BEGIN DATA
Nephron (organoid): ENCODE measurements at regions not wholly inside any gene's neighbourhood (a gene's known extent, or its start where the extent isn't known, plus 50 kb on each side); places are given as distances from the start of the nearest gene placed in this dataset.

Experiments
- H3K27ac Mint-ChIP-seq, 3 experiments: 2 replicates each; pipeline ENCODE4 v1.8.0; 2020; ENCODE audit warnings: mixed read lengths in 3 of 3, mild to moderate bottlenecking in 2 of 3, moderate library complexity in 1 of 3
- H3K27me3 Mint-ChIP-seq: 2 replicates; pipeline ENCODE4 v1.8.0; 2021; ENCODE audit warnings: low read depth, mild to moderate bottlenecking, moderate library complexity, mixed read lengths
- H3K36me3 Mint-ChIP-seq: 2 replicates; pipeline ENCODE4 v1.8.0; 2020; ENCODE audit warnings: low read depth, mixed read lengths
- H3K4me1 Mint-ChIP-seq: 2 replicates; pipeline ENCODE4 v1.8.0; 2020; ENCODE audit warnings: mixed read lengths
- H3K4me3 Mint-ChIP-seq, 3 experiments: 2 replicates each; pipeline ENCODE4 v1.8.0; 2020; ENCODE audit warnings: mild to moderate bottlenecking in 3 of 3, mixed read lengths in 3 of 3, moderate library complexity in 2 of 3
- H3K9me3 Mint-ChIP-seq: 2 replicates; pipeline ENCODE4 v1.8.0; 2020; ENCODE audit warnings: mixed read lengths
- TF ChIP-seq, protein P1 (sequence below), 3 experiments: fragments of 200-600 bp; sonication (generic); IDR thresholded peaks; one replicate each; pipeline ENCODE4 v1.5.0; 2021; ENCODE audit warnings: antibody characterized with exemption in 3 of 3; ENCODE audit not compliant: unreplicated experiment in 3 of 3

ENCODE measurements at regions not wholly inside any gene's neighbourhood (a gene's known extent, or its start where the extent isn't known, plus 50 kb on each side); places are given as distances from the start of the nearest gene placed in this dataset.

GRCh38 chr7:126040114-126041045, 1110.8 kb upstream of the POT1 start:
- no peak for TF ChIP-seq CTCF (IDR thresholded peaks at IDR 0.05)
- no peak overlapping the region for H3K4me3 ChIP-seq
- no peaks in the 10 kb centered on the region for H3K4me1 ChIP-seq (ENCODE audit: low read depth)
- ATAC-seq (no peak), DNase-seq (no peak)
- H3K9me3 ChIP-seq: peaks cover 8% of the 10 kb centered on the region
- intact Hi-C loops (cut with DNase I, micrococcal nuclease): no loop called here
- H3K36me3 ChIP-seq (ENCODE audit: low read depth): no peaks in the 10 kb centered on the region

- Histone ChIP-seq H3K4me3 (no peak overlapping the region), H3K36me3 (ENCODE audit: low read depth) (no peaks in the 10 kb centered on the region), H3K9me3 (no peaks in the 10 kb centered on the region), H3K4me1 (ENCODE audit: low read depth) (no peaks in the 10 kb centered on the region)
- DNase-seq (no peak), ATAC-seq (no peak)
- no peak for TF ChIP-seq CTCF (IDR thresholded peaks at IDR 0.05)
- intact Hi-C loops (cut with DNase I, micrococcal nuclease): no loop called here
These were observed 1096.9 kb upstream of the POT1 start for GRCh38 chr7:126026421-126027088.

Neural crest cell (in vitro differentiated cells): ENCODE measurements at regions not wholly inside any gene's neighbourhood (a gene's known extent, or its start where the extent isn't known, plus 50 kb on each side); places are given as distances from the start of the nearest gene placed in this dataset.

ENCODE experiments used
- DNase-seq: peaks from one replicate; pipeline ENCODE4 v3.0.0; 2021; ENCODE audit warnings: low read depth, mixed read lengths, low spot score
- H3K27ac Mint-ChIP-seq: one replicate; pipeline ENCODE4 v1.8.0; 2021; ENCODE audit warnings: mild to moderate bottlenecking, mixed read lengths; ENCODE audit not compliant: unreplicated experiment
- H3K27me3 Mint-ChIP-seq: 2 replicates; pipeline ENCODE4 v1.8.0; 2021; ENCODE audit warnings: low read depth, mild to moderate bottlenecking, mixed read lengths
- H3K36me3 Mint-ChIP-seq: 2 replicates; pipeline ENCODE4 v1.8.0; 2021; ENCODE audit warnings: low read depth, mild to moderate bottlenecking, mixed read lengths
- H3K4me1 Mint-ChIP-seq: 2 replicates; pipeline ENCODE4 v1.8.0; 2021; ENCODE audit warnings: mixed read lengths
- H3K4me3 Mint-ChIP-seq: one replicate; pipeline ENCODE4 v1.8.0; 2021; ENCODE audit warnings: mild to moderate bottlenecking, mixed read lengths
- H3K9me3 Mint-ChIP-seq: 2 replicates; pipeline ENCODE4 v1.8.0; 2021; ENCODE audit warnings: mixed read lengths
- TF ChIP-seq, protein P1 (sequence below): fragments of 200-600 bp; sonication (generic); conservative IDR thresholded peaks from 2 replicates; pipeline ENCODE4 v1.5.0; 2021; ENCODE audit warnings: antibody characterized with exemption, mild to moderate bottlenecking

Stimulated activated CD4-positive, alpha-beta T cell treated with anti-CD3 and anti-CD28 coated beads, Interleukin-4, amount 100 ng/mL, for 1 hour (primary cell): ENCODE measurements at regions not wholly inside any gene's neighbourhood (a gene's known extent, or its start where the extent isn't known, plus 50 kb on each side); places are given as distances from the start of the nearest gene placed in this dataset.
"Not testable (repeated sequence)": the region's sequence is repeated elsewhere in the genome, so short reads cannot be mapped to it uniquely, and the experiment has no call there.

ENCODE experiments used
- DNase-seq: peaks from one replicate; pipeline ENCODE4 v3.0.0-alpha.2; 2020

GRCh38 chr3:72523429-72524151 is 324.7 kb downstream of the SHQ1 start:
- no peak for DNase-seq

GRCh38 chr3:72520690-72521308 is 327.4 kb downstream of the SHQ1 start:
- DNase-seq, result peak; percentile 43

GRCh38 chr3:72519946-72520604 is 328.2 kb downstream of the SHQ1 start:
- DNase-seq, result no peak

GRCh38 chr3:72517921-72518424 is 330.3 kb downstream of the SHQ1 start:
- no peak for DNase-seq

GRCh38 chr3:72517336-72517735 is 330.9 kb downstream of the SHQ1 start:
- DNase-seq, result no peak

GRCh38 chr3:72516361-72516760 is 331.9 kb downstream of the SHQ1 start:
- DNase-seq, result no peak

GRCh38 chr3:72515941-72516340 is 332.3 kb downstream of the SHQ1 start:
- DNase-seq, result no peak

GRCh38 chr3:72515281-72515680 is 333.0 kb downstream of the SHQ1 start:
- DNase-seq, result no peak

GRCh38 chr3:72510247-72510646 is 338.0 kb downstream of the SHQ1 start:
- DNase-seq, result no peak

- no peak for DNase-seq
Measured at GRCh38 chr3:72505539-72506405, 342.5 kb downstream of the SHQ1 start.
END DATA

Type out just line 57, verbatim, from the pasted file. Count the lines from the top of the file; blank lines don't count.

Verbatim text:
Measured at GRCh38 chr3:72505539-72506405, 342.5 kb downstream of the SHQ1 start.